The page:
Sketch the character of Clyteminstra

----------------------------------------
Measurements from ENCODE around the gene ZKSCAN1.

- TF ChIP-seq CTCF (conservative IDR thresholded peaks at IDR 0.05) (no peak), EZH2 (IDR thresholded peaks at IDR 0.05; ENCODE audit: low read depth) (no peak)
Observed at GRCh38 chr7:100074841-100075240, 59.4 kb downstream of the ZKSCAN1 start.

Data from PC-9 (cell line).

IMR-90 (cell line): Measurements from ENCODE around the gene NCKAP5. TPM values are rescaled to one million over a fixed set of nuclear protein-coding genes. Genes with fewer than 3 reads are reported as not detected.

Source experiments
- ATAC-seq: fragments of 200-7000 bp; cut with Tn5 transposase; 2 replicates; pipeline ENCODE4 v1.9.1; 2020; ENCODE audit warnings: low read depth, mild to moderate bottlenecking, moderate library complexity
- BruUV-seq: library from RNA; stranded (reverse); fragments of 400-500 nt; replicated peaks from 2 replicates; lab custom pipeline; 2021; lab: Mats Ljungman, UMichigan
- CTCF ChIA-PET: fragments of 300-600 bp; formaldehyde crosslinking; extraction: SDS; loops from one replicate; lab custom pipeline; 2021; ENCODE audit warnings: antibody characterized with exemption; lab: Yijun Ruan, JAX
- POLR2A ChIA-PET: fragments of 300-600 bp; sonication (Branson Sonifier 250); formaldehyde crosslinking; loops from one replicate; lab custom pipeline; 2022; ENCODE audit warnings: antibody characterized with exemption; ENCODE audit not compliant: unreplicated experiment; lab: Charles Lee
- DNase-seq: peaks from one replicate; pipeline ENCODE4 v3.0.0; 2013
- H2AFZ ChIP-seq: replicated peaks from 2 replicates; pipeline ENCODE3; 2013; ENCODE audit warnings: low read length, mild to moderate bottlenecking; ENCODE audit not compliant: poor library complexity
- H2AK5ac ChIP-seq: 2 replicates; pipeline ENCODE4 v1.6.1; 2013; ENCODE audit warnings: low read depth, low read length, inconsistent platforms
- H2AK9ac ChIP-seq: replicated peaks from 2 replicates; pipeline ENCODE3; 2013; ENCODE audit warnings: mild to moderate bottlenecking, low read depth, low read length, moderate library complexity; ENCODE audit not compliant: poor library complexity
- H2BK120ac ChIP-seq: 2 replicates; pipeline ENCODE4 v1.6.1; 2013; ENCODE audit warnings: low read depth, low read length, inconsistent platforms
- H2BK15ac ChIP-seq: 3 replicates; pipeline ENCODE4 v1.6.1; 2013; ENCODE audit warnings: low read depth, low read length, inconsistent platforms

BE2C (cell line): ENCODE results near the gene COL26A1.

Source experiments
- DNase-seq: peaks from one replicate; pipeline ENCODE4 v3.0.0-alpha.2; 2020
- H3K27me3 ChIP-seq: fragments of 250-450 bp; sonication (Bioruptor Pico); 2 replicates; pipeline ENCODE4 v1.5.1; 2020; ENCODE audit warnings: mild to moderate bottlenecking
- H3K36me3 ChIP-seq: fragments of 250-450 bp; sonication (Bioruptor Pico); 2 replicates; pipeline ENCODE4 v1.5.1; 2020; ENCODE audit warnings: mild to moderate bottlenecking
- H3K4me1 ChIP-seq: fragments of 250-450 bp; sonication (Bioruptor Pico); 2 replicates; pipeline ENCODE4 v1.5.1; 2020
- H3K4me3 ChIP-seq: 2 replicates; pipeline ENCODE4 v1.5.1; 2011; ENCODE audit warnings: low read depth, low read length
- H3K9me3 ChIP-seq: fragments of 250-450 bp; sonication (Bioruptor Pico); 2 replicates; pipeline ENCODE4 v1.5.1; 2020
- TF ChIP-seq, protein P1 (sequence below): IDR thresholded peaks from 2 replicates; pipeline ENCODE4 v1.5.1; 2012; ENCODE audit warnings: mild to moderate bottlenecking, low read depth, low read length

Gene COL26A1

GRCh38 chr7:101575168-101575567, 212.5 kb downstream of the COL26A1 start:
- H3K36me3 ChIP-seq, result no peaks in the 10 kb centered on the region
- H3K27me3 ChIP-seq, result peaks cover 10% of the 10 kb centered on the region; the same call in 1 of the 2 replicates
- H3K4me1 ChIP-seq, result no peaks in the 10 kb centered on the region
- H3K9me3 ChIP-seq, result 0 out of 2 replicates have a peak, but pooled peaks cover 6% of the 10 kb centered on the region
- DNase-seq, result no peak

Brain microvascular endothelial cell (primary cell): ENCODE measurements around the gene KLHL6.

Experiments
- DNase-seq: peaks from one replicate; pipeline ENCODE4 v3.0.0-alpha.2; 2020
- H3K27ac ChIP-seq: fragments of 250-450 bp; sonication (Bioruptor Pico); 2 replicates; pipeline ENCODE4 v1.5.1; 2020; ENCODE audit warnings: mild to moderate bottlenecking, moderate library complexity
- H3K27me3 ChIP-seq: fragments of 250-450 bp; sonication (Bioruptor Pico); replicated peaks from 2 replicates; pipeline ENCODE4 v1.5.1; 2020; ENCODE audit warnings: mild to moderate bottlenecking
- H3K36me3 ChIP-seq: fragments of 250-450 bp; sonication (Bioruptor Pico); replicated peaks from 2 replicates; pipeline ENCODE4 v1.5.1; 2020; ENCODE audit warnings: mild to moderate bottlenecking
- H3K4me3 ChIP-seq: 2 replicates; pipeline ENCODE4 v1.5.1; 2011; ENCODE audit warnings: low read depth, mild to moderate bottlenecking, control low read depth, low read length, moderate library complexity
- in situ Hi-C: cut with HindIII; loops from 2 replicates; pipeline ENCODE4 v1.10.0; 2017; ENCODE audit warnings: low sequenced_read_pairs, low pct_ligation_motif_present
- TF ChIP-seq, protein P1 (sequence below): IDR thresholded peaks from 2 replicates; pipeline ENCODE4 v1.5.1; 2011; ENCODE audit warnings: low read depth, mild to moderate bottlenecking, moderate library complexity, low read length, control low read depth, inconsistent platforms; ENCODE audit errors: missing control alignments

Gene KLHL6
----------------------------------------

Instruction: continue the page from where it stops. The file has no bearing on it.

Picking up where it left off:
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Clytaemestra, queen of Argos, is a dangerous woman. But beneath her venom is a deep, inconsolable pain. We discover that, ten years prior to the action of the play, Iphigeneia, her only daughter, was sacrificed by Agamemnon in order to ensure fair winds for the sail to Troy. This event, more than anything, helps unlock Clytaemestra's character. For only someone as badly wounded as she could kill with so little remorse. When we meet her, she is, to all appearances, a stable, faithful, admirable woman. In her husband's absence, she has ruled Argos well. Yet there is some unwholesomeness about her, some suspicion or disturbance. She speaks of mothers and children, of sacrifice, once too often, perhaps. Even the Chorus is a bit wary of her. Clytaemestra is exceedingly shrewd; she is a temptress. During her ten year wait, she has constructed a terrible "snare" for her husband. In that time, her heart has spoiled and died within her. Eagerly, she offers herself to Zeus' as the instrument of Agamemnon's inevitable downfall. She strikes him three times and lustily retells how the blood spattered on her clothes. But she denies responsibility for the murder on grounds that she truly was fate's instrument. Her guilt is announced, however, with the appearance of Aegisthus, her lover.